One of gaming’s earliest pioneers has left the world and the people he inspired to join his creations in the world of remembrance. Ted Dabney, the co-founder of Atari, passed away yesterday, May 26, after a short battle with esophageal cancer. He was diagnosed with the terminal disease in late 2017 and was given a few more months to live, but he opted not to seek medical treatment. He was 81.
Marty Goldberg, the administrator for the Atari Museum on Facebook, wrote, “At a loss. I just got word that my friend, one of the nicest, sweetest down to earth guys I knew, Atari cofounder Ted Dabney has passed from his cancer. Thought he still had a bit more time. You always wish someone like him did.”
Dabney was known as the “less remembered” father to video games, as the other co-founder of Atari, Nolan Bushnell, became much more famous for their creation and its commercial success in the 1970s. Bushnell said in a statement today that “Ted was my partner, cofounder, fellow dreamer and friend. I’ll always cherish the time we spent together. RIP.”
Ted Dabney was born in San Francisco in 1937, where he grew up fast, landing a job with the California Department of Transportation when he was still a teenager. He enlisted in the U.S. Marine Corps after working a few other odd jobs and, while there, studied electronics. After completing his studies to become an engineer, he was hired by Hewlett-Packard then left there to work for Ampex in 1961. He worked on military products at Ampex.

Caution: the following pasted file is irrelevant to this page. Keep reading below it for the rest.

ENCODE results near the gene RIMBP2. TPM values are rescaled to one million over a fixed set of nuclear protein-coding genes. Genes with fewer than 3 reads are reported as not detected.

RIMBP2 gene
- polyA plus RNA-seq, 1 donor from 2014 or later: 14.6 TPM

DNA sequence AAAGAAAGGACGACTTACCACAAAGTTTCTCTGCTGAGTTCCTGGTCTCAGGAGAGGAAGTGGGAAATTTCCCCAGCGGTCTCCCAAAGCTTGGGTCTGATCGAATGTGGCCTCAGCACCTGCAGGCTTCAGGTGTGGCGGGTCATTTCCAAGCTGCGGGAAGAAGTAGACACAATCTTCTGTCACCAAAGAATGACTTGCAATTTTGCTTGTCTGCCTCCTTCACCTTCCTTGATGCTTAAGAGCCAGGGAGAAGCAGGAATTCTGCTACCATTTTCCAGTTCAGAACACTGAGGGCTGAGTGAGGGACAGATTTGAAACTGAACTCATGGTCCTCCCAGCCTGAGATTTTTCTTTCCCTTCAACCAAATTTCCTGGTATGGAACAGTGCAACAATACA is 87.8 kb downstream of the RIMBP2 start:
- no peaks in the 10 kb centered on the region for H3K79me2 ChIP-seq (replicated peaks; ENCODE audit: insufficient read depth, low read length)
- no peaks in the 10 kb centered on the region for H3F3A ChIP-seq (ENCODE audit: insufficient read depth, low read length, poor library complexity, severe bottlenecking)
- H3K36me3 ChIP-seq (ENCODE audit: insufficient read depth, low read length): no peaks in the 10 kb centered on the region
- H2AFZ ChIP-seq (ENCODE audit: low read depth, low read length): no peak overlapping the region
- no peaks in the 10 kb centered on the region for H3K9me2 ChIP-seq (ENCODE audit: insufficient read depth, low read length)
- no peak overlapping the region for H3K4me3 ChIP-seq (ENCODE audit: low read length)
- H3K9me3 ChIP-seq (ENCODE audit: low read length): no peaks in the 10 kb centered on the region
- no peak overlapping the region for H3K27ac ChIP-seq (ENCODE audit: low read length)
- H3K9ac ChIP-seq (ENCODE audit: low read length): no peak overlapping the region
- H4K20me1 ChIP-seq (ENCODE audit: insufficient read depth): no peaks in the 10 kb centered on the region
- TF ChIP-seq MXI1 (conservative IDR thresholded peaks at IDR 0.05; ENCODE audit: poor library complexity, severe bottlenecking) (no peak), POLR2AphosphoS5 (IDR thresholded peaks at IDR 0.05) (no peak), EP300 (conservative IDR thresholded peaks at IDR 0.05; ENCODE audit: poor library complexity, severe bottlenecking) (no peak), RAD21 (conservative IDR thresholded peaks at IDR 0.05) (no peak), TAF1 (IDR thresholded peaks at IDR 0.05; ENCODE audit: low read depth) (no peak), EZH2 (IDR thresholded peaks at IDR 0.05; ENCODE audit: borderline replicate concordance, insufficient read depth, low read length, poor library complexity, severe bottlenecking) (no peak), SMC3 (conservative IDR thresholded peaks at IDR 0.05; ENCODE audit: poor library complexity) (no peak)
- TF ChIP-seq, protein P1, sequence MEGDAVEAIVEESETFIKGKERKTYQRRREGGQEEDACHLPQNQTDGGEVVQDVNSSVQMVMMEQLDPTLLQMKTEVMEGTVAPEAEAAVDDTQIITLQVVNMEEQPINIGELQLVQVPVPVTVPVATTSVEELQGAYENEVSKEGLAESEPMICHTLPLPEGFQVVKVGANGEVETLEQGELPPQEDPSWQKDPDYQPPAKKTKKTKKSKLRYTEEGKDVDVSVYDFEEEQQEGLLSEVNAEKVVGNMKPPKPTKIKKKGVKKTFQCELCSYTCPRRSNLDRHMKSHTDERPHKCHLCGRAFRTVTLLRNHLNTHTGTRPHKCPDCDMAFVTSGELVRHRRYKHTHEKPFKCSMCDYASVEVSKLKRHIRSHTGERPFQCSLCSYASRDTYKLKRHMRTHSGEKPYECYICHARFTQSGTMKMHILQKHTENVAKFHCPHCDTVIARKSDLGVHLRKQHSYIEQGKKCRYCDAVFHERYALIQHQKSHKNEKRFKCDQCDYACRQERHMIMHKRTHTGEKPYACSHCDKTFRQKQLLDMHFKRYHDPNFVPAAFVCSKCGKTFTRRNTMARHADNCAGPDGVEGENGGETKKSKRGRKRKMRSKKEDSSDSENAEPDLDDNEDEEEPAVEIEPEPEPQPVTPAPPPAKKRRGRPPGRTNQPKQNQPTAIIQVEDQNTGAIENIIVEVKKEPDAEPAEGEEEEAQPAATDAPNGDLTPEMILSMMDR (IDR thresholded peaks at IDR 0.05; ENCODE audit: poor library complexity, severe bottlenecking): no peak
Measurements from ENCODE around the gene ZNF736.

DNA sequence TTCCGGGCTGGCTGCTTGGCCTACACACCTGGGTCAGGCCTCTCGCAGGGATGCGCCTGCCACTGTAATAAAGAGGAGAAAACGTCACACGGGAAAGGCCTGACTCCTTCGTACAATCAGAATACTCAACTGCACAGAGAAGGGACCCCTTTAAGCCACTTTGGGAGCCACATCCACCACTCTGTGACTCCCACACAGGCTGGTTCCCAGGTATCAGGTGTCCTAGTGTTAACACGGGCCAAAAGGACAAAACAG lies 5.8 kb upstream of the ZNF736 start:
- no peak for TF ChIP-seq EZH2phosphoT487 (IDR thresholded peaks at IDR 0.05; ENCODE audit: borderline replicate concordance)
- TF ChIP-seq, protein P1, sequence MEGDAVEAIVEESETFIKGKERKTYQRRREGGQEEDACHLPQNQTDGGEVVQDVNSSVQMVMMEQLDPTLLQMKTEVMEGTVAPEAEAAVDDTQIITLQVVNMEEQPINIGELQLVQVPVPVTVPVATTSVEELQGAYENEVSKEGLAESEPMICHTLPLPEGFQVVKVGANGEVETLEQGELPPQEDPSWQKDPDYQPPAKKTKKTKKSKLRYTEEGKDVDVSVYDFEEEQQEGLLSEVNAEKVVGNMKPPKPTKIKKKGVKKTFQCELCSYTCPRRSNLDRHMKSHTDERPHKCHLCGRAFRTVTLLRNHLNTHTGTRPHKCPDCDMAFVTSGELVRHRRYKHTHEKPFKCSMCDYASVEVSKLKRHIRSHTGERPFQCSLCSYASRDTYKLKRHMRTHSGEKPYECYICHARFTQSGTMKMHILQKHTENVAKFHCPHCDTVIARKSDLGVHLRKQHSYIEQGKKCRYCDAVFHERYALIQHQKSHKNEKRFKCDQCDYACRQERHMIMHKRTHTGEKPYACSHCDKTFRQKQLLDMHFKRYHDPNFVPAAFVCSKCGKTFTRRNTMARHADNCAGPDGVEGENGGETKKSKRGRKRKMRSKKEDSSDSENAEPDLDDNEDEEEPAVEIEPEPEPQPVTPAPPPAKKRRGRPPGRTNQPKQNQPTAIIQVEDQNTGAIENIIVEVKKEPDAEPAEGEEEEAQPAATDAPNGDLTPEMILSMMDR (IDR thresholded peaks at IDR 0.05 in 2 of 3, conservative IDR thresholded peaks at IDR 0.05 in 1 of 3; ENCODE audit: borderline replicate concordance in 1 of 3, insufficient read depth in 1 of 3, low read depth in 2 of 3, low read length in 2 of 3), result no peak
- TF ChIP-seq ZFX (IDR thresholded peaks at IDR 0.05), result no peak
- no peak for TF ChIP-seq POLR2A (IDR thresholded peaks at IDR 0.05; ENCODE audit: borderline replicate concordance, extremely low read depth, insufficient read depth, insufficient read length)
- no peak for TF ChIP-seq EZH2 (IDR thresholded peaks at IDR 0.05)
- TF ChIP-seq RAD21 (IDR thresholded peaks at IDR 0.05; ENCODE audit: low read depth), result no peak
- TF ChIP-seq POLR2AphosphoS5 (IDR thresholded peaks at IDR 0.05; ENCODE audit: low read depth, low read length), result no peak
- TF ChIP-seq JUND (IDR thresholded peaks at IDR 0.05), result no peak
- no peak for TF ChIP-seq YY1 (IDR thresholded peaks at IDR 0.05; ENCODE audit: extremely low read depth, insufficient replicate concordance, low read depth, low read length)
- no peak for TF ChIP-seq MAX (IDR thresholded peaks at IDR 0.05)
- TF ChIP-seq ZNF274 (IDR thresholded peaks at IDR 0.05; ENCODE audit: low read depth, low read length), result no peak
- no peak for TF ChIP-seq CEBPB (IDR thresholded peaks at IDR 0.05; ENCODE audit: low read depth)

It was at Ampex when Dabney met Nolan Bushnell. They became quick friends, eventually leaving Ampex to create their own company, Syzygy, in 1971. Their first creation was a space combat, an arcade game called Computer Space, which had been based on Spacewar!. Their first product sold over 1,000 cabinets. The duo used this money to help fund the creation of Atari and, with it, Pong, in 1972. The rest is history; Pong became one of the defining titles of that generation, allowing other gaming companies, like Nintendo and Sega, to produce their own hit titles from the momentum Atari had started with Pong.
Dabney and Bushnell went on to work on Pizza Time Theater, the predecessor to Chuck E. Cheese’s, Catalyst Technologies, Syzygy Game Company, and Teledyne. Dabney eventually left the industry all-together and, from there, managed a grocery store then a deli. Atari and Pong may be very much in the past when it comes to video games of today, but, like Ted Dabney, they’ll always be remembered for the influence they had on the industry and the community as a whole. Rest in Peace Mr. Dabney.